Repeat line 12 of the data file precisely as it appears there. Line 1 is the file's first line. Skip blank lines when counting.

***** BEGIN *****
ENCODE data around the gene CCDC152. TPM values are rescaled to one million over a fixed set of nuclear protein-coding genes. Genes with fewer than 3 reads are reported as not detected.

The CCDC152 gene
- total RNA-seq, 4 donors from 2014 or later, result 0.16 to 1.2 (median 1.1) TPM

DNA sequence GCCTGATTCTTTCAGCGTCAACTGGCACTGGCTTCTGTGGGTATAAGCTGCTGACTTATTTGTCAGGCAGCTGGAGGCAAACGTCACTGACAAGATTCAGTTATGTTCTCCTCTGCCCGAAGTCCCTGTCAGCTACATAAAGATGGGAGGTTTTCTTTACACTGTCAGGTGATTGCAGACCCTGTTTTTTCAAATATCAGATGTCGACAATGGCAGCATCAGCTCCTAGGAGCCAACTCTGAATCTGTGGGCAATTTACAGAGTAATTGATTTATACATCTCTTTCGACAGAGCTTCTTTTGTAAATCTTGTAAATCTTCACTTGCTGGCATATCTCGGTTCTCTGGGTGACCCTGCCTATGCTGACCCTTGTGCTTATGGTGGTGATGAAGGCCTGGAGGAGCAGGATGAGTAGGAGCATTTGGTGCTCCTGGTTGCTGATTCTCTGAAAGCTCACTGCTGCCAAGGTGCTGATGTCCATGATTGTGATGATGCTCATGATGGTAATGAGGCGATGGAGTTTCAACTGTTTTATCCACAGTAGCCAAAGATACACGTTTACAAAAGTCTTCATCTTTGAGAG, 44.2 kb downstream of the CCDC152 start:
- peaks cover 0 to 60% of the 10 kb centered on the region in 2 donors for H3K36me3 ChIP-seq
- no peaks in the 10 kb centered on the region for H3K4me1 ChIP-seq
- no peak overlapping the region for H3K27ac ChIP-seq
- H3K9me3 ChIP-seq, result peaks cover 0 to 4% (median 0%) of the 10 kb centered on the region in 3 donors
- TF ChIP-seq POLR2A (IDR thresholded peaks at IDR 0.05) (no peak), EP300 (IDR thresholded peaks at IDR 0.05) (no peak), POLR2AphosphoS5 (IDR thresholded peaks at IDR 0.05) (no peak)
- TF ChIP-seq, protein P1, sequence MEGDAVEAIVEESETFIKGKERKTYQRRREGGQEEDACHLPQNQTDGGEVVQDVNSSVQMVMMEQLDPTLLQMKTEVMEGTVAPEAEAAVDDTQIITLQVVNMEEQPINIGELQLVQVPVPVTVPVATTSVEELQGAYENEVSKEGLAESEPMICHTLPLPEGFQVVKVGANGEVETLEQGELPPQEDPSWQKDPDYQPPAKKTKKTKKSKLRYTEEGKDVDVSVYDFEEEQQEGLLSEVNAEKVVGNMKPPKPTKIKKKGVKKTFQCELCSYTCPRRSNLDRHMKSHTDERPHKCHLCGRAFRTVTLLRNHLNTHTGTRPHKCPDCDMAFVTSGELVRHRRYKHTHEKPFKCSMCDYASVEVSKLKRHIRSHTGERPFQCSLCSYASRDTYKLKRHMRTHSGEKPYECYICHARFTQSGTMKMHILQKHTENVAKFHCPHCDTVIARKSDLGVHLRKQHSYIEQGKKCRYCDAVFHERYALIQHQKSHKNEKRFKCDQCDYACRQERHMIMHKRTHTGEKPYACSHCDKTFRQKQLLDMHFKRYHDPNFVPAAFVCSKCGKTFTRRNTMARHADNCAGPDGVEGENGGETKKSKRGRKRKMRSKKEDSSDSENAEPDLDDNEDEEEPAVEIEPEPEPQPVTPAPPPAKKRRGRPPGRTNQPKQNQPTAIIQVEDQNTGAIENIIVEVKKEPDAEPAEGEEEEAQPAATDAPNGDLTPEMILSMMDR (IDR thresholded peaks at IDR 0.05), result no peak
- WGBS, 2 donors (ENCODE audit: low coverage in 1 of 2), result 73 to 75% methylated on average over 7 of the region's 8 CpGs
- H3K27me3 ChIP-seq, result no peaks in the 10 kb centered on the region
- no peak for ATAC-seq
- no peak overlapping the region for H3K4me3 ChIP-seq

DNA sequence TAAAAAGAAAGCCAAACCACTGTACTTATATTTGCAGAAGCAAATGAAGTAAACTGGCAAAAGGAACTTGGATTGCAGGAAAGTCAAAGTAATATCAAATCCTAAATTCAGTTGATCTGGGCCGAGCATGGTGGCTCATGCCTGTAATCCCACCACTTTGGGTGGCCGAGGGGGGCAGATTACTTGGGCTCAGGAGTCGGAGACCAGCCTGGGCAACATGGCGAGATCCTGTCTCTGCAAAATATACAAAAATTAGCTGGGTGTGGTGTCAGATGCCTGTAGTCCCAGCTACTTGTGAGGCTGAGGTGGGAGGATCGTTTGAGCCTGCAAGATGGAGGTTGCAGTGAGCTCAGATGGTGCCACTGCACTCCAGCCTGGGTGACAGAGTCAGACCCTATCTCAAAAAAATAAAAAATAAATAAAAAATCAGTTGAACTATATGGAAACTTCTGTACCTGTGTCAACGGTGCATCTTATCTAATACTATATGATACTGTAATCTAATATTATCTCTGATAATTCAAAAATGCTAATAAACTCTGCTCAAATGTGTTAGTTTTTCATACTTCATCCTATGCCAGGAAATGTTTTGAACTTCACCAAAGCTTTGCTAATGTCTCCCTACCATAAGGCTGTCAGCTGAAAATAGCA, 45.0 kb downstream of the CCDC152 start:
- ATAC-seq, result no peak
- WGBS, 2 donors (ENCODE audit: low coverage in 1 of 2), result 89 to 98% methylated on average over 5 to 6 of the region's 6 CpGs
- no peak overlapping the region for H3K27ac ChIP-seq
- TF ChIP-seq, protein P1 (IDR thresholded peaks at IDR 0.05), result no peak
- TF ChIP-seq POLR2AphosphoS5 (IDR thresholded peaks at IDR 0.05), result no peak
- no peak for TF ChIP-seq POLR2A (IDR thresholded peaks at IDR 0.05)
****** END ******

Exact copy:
- H3K27me3 ChIP-seq, result no peaks in the 10 kb centered on the region